Despite this there are increasing calls for the service to put its money where its mouth is. And while there is broad acceptance that prevention can reduce demand in the medium term, proponents of greater prevention argue that it can have much quicker impacts and should be seen as part of the NHS recovery programme.

‘We are simply not spending enough money on prevention,’ says Sanjay Agrawal (pictured), clinical prevention lead for the Midlands and national specialty adviser for tobacco dependency at NHS England. He insists that the NHS has to start treating prevention as a mainstream activity and not something additional on top of other treatment services. In fact, he believes there is a danger that prevention is being seen as a ‘new activity’ and required to jump through business case hoops that other mainstream services don’t have to contend with.

Tobacco, alcohol and poor diet remain the big modifiable risk factors that can reduce life and healthy life for people, but also lead to hospital admissions and the use of high-cost NHS treatment. ‘Tobacco is still a big problem,’ he says, highlighting that close to one in seven people still smoke. ‘If I said one in seven people had Covid-19, you’d be shocked. And if I said that one in seven people were dying from something, we’d do something about it. But we are desensitised because smoking has been around forever.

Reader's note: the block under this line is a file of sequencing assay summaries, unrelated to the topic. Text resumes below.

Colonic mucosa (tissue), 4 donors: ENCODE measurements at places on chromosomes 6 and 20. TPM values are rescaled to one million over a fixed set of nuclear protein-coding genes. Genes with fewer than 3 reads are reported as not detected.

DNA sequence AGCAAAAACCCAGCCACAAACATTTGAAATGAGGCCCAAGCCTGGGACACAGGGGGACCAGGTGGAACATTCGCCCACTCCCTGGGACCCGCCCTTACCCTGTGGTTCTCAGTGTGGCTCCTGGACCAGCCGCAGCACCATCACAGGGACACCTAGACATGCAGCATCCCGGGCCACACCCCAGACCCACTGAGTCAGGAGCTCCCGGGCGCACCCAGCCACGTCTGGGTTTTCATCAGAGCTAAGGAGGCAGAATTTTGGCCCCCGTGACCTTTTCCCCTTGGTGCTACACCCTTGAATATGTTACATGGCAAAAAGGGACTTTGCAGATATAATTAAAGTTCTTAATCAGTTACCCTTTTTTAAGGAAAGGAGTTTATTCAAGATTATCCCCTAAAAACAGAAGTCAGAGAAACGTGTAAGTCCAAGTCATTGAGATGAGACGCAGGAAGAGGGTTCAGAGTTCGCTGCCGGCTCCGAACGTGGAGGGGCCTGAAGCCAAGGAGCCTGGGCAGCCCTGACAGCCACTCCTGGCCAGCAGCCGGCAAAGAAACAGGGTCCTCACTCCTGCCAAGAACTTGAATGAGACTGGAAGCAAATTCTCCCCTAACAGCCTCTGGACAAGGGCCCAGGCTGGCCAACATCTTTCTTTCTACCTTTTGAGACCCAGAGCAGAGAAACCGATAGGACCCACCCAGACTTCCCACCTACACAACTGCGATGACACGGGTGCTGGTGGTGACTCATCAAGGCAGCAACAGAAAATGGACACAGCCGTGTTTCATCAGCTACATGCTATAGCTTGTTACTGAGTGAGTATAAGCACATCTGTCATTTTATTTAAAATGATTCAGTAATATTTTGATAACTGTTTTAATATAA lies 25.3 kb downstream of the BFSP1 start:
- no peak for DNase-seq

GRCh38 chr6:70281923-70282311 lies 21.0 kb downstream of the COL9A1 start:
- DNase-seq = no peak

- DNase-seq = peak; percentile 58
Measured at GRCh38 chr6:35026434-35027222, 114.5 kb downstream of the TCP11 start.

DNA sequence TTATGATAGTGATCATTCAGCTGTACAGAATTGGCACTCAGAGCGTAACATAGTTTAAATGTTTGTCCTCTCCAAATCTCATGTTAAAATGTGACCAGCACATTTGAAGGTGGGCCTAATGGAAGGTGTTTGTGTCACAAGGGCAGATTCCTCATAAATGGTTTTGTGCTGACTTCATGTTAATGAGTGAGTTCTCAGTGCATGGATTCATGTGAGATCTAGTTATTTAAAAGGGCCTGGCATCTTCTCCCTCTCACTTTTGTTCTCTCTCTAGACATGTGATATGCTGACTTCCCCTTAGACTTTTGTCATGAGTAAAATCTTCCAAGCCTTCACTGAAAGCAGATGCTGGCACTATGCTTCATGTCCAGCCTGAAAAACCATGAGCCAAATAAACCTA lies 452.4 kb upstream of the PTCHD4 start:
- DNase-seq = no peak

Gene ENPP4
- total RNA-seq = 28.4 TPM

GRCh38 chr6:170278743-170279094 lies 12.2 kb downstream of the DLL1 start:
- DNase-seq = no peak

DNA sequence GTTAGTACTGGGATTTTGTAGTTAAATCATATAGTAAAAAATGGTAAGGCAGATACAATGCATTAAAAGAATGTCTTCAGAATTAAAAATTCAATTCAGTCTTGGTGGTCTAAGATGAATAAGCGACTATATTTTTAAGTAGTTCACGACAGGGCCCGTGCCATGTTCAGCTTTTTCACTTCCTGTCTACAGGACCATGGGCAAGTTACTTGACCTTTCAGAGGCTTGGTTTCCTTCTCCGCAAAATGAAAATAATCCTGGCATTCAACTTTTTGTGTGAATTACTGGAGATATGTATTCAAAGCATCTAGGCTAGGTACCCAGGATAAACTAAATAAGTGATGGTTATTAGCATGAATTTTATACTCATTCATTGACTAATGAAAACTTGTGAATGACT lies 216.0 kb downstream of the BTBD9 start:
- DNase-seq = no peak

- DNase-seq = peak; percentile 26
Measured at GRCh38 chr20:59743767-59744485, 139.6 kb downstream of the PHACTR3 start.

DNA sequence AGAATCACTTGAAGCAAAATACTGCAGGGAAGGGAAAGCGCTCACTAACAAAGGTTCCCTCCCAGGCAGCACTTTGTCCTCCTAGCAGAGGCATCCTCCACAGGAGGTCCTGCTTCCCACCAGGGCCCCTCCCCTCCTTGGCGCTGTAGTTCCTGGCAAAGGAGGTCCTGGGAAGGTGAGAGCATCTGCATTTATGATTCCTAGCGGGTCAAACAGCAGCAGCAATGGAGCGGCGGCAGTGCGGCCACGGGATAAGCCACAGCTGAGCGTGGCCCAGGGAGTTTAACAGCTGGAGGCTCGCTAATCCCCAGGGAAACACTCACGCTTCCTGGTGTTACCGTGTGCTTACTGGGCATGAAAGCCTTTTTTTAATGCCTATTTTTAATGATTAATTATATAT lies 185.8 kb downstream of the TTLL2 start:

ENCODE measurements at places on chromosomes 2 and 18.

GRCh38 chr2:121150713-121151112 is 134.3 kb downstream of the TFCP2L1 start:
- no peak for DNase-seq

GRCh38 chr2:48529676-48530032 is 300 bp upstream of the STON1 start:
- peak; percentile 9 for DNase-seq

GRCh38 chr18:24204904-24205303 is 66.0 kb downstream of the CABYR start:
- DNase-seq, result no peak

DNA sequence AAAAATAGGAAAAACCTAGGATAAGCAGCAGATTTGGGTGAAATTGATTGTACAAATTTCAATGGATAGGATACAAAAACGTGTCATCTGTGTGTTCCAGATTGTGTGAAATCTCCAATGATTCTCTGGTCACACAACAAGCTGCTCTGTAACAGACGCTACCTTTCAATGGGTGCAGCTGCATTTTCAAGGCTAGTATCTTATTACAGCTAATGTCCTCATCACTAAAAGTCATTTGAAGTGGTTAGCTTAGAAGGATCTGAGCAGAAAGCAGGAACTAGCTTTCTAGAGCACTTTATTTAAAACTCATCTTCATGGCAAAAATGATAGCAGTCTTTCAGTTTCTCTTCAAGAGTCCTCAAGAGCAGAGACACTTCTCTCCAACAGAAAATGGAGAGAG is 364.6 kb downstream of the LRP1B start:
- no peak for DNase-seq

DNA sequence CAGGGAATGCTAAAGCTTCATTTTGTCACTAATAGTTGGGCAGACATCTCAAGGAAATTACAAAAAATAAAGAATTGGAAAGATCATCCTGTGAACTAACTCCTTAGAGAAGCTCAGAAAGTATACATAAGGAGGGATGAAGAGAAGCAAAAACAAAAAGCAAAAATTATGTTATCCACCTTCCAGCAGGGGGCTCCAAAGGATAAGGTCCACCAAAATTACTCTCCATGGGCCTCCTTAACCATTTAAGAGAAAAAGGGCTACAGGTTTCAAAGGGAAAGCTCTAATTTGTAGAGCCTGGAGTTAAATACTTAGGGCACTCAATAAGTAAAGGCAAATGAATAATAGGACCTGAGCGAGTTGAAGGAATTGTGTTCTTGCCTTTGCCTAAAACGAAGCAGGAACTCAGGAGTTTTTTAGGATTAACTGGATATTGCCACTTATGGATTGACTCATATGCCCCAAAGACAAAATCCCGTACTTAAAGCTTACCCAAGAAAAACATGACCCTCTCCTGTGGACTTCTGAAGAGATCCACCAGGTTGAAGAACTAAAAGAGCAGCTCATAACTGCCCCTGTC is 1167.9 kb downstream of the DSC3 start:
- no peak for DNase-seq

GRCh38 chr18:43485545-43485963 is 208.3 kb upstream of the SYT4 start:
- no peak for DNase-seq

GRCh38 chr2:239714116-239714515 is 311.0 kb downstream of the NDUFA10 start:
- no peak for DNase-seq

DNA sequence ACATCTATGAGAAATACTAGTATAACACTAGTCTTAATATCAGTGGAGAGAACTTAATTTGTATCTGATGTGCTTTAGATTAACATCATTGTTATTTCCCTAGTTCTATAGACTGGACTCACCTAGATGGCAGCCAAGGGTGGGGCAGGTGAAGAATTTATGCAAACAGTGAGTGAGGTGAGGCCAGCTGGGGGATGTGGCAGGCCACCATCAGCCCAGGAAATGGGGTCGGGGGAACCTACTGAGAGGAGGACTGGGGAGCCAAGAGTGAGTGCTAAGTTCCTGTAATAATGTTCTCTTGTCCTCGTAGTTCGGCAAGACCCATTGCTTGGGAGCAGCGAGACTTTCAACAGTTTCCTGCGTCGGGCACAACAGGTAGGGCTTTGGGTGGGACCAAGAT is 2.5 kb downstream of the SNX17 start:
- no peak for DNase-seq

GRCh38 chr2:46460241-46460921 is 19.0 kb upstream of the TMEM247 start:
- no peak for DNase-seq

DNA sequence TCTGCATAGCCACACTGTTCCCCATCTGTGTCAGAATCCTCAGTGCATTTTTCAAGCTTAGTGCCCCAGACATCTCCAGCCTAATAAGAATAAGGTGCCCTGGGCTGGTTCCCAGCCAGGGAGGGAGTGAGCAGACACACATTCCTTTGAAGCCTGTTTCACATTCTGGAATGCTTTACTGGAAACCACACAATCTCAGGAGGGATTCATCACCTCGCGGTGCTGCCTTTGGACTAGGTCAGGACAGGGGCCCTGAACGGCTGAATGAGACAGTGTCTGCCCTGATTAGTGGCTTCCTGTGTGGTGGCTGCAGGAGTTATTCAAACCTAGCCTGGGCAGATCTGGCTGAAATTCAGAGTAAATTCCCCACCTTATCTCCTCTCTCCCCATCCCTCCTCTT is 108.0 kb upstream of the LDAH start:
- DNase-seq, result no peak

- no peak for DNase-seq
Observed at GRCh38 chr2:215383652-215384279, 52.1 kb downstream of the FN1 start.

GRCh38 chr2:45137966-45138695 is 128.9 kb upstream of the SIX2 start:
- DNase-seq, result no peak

‘The problem with tobacco addiction has not gone away. And it is the same with alcohol – alcohol is shockingly bad as a modifiable risk – not only to individuals, but to their families and wider society, leading to domestic abuse and marital break-up, criminal damage and lost productivity.’

Part of the problem with these issues, as well as unhealthy eating and gambling, is that they continue to be seen as lifestyle choices, when they are really addictions.